“As doctors, our ethics are tested every day of our careers—not only in the care decisions we make but also in how we speak to and about our patients, in how we interact with our colleagues and learners, and in the steps we take to help those in our communities live healthier, longer lives.”
With the White Coats for Black Lives movement, medical students again have underscored the link between health care and social justice. When the Centers for Disease Control and Prevention reports 56,000 violent deaths each year in the United States, we face a serious public health crisis. The problem of violence, as with other health disparities, disproportionately impacts communities with high poverty rates. As community healers and leaders, we must do our part to address the systemic issues relating to inequality, social exclusion, racism, and bias that all too often are linked to the problem of violence in our society.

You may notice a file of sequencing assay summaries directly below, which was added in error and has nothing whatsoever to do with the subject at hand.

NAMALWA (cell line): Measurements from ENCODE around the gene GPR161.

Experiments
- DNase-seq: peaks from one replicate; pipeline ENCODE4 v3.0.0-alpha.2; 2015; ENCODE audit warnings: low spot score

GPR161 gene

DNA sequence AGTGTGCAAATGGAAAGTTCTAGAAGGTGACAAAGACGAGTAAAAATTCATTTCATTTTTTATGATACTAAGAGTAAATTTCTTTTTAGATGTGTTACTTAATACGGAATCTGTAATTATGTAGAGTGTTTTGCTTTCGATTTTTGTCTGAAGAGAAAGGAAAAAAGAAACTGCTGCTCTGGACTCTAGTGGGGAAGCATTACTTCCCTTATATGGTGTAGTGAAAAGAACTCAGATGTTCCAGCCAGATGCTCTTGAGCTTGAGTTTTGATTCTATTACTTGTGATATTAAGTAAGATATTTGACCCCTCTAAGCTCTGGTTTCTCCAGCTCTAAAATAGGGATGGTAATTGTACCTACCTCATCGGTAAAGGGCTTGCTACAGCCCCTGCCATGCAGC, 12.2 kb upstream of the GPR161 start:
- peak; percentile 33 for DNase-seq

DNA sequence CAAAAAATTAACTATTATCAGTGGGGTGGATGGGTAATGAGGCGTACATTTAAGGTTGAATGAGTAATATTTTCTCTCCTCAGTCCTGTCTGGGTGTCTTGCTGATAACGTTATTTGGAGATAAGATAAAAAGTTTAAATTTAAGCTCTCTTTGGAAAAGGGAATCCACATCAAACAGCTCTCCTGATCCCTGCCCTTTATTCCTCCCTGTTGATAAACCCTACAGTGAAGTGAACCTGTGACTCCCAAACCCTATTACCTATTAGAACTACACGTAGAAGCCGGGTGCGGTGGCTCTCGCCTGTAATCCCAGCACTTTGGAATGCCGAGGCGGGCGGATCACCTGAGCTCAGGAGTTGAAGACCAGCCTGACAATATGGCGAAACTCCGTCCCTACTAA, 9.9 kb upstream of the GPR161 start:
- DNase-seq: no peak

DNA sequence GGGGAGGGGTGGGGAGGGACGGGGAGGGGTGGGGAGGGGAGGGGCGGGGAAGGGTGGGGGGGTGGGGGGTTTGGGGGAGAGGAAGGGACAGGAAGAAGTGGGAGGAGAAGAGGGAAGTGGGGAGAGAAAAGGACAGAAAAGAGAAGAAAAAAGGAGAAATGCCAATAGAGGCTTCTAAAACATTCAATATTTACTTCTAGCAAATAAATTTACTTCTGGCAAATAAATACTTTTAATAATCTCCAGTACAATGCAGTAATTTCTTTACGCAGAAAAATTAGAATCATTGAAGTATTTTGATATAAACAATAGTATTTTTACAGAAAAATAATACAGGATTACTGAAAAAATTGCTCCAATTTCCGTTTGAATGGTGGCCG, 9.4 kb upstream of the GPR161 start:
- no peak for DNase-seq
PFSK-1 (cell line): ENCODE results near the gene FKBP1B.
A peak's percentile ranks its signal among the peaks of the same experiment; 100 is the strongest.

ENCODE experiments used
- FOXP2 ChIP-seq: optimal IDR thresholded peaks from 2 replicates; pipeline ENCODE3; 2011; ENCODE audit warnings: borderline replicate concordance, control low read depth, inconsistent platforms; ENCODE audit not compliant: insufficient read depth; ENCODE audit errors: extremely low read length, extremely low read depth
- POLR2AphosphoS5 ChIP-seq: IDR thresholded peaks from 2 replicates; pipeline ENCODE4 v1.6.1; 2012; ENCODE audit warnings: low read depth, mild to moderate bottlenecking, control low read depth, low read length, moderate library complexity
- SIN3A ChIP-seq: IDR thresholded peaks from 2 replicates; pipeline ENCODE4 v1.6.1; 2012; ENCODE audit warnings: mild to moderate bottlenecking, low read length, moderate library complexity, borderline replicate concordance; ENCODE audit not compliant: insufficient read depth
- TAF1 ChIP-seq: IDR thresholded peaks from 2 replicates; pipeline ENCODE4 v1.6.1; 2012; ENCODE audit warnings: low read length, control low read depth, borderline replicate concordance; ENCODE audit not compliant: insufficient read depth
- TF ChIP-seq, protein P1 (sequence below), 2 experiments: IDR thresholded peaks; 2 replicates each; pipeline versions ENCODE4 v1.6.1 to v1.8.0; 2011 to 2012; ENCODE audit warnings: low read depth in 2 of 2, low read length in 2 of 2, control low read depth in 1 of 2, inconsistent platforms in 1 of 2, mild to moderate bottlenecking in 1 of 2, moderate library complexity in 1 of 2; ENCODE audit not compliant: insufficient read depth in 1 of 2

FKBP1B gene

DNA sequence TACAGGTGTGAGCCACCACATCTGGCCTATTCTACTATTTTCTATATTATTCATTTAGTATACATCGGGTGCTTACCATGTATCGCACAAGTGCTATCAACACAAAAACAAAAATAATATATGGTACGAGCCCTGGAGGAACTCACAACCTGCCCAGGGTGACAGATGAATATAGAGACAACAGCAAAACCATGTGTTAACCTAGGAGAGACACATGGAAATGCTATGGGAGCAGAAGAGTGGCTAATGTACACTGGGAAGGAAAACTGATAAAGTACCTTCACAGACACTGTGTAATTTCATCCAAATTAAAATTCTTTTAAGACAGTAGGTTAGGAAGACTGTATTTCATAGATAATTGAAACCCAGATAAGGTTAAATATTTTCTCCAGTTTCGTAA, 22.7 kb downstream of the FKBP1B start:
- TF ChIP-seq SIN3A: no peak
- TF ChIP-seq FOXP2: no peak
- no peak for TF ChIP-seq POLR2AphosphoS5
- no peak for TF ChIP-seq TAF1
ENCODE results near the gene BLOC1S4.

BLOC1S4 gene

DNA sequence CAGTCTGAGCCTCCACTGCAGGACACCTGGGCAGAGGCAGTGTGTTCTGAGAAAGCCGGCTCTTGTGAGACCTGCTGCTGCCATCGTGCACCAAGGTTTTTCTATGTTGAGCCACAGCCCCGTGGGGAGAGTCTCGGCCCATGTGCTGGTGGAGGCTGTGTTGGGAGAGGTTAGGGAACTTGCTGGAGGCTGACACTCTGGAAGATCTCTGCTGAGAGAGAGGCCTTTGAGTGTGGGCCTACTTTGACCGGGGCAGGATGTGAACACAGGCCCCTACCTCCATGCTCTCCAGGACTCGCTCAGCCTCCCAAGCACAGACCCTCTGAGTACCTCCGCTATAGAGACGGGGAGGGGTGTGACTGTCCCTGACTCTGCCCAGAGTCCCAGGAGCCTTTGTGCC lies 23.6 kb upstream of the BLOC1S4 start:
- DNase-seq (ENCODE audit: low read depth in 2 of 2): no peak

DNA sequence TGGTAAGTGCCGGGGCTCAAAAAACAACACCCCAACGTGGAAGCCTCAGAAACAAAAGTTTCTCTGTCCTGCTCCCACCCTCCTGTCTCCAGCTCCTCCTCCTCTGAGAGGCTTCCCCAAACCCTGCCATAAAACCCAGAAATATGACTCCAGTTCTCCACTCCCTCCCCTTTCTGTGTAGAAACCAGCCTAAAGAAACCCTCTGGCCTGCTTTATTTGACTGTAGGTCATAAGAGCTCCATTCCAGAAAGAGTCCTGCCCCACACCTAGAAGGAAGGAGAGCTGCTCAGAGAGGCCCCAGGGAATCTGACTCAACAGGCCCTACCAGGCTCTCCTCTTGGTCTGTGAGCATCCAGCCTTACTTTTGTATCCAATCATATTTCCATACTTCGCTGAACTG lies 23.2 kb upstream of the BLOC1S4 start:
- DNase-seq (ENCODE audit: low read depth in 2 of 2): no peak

The AAMC has developed a robust research initiative in health equity to support our medical schools and teaching hospitals in identifying practical solutions to improve the health of their communities. We recently launched a series of Health Equity Research Virtual Site Visits, which highlight the research, innovative care solutions, and best practices that medical schools and teaching hospitals are implementing to address health inequity in their communities. The AAMC health equity research team also undertook a recent study into the Affordable Care Act’s Community Health Needs Assessment (CHNA) requirement for nonprofit hospitals, which illuminates the ways in which the CHNA can be a useful tool for improving community health and engaging our learners in efforts to ameliorate negative social determinants of health. We also offer workshops for our constituents to help them understand how unconscious biases develop and how they can influence perceptions, decision making, education, and patient care.